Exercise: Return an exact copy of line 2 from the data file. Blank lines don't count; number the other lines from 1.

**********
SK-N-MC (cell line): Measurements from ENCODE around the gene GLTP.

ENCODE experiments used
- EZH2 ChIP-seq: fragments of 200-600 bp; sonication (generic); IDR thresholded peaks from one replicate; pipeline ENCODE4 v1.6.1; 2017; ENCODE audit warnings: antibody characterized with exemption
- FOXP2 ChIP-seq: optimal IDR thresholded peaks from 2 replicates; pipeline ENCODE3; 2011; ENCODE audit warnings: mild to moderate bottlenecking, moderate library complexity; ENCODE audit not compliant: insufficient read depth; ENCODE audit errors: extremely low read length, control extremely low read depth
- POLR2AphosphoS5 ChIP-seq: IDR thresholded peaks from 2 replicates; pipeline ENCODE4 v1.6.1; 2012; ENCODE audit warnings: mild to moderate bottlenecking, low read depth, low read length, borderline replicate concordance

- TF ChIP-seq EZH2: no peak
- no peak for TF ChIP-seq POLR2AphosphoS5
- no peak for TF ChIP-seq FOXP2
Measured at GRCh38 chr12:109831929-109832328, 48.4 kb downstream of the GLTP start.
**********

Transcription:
ENCODE experiments used